Celiac.com 06/15/2018 - There seems to be widespread agreement in the published medical research reports that stuttering is driven by abnormalities in the brain. Sometimes these are the result of brain injuries resulting from a stroke. Other types of brain injuries can also result in stuttering. Patients with Parkinson’s disease who were treated with stimulation of the subthalamic nucleus, an area of the brain that regulates some motor functions, experienced a return or worsening of stuttering that improved when the stimulation was turned off (1). Similarly, stroke has also been reported in association with acquired stuttering (2). While there are some reports of psychological mechanisms underlying stuttering, a majority of reports seem to favor altered brain morphology and/or function as the root of stuttering (3). Reports of structural differences between the brain hemispheres that are absent in those who do not stutter are also common (4). About 5% of children stutter, beginning sometime around age 3, during the phase of speech acquisition. However, about 75% of these cases resolve without intervention, before reaching their teens (5). Some cases of aphasia, a loss of speech production or understanding, have been reported in association with damage or changes to one or more of the language centers of the brain (6). Stuttering may sometimes arise from changes or damage to these same language centers (7). Thus, many stutterers have abnormalities in the same regions of the brain similar to those seen in aphasia.
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    Sources:
    1. Toft M, Dietrichs E. Aggravated stuttering following subthalamic deep brain stimulation in Parkinson’s disease--two cases. BMC Neurol. 2011 Apr 8;11:44.
    2. Tani T, Sakai Y. Stuttering after right cerebellar infarction: a case study. J Fluency Disord. 2010 Jun;35(2):141-5. Epub 2010 Mar 15.
    3. Lundgren K, Helm-Estabrooks N, Klein R. Stuttering Following Acquired Brain Damage: A Review of the Literature. J Neurolinguistics. 2010 Sep 1;23(5):447-454.
    4. Jäncke L, Hänggi J, Steinmetz H. Morphological brain differences between adult stutterers and non-stutterers. BMC Neurol. 2004 Dec 10;4(1):23.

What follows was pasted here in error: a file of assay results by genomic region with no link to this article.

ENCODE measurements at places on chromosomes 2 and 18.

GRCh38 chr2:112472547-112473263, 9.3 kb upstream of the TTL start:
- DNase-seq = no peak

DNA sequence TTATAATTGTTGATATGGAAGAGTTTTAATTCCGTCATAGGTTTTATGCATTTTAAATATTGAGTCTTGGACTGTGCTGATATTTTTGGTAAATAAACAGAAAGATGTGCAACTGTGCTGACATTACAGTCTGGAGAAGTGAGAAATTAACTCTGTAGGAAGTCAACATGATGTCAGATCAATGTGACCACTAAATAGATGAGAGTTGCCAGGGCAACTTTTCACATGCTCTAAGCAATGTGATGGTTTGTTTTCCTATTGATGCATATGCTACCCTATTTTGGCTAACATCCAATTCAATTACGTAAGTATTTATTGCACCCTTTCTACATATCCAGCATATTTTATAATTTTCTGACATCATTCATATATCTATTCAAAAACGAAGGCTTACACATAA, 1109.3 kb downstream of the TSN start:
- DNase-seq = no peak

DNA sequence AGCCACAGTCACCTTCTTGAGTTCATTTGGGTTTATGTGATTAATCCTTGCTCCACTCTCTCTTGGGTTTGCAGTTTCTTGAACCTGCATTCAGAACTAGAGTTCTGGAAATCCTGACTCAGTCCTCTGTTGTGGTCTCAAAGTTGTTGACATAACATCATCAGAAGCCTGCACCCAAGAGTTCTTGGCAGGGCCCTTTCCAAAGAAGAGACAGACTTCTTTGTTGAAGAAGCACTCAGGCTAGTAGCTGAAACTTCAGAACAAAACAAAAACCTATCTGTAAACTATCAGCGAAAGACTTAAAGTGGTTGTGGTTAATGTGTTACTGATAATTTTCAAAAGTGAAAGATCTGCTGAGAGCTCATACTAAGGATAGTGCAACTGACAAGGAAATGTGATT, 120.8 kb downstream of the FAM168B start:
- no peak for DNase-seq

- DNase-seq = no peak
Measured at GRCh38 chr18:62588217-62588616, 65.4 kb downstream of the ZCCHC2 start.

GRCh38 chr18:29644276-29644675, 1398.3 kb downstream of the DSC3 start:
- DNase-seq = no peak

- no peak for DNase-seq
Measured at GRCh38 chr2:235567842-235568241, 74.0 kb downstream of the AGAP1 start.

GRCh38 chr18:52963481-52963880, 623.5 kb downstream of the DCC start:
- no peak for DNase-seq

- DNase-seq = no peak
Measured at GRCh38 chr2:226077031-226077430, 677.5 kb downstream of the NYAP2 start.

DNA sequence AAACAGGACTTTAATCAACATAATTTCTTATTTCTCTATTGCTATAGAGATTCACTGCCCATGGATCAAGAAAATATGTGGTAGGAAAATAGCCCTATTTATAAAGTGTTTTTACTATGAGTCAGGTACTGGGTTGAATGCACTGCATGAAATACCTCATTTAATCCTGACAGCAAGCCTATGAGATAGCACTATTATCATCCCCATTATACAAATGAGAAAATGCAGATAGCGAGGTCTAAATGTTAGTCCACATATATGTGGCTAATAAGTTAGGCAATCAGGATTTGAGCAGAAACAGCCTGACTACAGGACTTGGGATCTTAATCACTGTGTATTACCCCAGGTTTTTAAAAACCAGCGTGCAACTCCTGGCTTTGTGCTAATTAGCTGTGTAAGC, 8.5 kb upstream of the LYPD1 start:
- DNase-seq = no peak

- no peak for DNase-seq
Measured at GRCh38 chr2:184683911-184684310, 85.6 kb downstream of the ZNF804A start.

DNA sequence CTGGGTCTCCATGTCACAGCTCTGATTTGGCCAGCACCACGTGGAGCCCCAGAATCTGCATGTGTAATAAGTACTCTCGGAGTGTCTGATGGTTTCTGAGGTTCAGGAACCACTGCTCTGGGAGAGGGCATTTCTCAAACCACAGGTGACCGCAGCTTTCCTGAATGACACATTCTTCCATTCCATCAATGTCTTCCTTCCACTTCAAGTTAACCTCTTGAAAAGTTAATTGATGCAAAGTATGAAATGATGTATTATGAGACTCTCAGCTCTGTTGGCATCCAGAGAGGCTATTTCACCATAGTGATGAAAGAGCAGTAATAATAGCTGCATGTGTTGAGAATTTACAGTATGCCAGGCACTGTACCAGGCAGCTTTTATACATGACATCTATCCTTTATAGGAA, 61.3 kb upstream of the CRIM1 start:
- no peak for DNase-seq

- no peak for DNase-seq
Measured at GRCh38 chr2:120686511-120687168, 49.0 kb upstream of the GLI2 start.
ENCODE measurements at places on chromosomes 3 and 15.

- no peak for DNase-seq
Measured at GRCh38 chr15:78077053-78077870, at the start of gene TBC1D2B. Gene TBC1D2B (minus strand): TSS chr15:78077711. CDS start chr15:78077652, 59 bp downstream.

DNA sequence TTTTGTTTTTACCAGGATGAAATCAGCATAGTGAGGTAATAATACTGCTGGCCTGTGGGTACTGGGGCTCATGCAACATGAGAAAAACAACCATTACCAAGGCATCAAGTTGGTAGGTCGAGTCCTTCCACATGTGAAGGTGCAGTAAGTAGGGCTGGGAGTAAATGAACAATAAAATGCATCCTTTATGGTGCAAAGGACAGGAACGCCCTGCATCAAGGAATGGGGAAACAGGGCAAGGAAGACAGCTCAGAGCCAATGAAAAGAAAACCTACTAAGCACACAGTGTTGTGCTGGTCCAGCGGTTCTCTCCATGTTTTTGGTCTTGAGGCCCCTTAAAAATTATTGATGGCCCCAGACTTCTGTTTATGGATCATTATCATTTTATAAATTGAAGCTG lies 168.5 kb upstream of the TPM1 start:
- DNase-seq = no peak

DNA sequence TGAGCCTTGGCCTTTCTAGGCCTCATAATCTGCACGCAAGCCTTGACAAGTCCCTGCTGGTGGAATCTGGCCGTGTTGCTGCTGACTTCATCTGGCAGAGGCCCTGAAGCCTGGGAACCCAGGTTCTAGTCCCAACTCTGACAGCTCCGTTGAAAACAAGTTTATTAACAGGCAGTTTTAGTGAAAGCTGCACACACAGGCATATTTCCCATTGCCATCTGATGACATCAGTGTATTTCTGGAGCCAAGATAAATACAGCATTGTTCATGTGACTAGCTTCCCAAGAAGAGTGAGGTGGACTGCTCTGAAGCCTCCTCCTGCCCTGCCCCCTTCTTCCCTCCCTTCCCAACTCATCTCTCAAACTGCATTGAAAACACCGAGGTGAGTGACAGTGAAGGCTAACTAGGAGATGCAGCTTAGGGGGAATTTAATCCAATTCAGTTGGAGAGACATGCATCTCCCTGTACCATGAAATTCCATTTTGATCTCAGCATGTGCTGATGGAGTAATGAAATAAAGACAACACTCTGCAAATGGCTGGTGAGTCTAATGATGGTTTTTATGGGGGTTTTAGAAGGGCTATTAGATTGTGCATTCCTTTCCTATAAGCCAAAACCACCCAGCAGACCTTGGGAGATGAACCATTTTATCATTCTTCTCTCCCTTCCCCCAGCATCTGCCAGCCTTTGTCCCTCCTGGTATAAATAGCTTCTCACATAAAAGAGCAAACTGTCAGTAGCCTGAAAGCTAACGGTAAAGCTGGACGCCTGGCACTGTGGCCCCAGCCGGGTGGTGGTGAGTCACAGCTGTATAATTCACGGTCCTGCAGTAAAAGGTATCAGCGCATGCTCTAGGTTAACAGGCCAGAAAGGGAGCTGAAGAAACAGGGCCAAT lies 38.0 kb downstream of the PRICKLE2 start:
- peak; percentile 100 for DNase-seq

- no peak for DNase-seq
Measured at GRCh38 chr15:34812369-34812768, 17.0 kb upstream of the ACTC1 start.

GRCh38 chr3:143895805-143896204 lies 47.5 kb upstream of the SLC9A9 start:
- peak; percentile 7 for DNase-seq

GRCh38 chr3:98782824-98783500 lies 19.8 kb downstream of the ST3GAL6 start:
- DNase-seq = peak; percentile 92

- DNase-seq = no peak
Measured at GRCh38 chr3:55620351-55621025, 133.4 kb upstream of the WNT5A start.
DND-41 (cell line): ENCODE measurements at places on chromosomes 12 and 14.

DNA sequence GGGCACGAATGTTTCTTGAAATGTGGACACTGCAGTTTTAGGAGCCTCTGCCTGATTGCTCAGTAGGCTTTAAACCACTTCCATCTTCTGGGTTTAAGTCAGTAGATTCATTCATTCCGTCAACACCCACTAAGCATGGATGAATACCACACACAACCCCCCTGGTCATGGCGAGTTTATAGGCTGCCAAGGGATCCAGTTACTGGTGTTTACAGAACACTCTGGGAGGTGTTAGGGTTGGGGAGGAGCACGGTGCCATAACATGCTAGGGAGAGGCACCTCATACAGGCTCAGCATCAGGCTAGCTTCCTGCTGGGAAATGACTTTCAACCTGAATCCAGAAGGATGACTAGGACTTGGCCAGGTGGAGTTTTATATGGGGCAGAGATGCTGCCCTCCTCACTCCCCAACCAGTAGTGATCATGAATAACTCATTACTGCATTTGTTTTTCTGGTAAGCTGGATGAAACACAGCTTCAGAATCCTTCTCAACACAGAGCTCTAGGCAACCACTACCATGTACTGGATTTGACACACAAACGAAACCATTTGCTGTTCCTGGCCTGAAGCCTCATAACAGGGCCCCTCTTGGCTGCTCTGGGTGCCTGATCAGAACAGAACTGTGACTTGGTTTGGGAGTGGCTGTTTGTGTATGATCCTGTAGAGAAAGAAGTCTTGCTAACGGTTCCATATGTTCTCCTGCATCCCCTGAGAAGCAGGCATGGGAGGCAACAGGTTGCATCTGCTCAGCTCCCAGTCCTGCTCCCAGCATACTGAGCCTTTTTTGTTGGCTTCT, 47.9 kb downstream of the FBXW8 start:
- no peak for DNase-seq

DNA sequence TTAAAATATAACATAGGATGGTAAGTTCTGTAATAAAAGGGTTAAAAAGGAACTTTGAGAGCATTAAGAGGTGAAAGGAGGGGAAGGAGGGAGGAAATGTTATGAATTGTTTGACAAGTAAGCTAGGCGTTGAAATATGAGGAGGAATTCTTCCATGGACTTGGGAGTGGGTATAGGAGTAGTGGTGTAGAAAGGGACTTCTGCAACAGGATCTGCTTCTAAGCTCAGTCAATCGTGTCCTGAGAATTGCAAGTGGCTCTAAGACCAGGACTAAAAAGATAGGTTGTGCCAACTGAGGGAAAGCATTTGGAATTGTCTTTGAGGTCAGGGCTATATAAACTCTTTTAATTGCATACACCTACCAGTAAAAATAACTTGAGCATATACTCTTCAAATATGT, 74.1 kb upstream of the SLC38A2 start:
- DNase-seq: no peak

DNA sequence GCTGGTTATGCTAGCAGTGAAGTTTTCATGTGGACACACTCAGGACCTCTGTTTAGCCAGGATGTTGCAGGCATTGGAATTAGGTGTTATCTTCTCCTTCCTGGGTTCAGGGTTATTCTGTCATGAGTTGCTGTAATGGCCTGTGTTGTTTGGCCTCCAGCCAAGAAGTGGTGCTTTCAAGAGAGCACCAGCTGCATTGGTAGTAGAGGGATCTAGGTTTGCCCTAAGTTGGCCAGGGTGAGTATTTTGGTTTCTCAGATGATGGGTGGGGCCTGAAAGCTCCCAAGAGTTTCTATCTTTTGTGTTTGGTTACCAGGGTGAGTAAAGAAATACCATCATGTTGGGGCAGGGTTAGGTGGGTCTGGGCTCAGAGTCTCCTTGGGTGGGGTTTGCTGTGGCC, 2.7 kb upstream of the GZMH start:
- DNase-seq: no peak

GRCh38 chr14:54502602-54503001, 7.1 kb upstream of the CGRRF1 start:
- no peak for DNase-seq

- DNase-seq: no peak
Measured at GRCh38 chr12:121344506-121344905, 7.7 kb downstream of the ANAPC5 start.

5. Kell CA, Neumann K, von Kriegstein K, Posenenske C, von Gudenberg AW, Euler H, Giraud AL. How the brain repairs stuttering. Brain. 2009 Oct;132(Pt 10):2747-60. Epub 2009 Aug 26.
    6. Galantucci S, Tartaglia MC, Wilson SM, Henry ML, Filippi M, Agosta F, Dronkers NF, Henry RG, Ogar JM, Miller BL, Gorno-Tempini ML. White matter damage in primary progressive aphasias: a diffusion tensor tractography study. Brain. 2011 Jun 11.
    7. Lundgren K, Helm-Estabrooks N, Klein R. Stuttering Following Acquired Brain Damage: A Review of the Literature. J Neurolinguistics. 2010 Sep 1;23(5):447-454.
    8. [No authors listed] Case records of the Massachusetts General Hospital. Weekly clinicopathological exercises. Case 43-1988. A 52-year-old man with persistent watery diarrhea and aphasia. N Engl J Med. 1988 Oct 27;319(17):1139-48
    9. Molteni N, Bardella MT, Baldassarri AR, Bianchi PA. Celiac disease associated with epilepsy and intracranial calcifications: report of two patients. Am J Gastroenterol. 1988 Sep;83(9):992-4.
    10. http://ezinearticles.com/?Food-Allergy-and-Stuttering-Link&id=1235725 
    11. http://www.craig.copperleife.com/health/stuttering_allergies.htm 
    12. https://www.celiac.com/forums/topic/73362-any-help-is-appreciated/
    13. Ford RP. The gluten syndrome: a neurological disease. Med Hypotheses. 2009 Sep;73(3):438-40. Epub 2009 Apr 29.
    14. Hadjivassiliou M, Gibson A, Davies-Jones GA, Lobo AJ, Stephenson TJ, Milford-Ward A. Does cryptic gluten sensitivity play a part in neurological illness? Lancet. 1996 Feb 10;347(8998):369-71.

    Jefferson Adams
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    Journal of Clinical Pathologyhttp://dx.doi.org/10.1136/jclinpath-2018-205023

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    Alimentary Pharmacology & Therapeutics

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    Gut. 2017 Feb;66(2):250-257.  doi: 10.1136/gutjnl-2015-310148.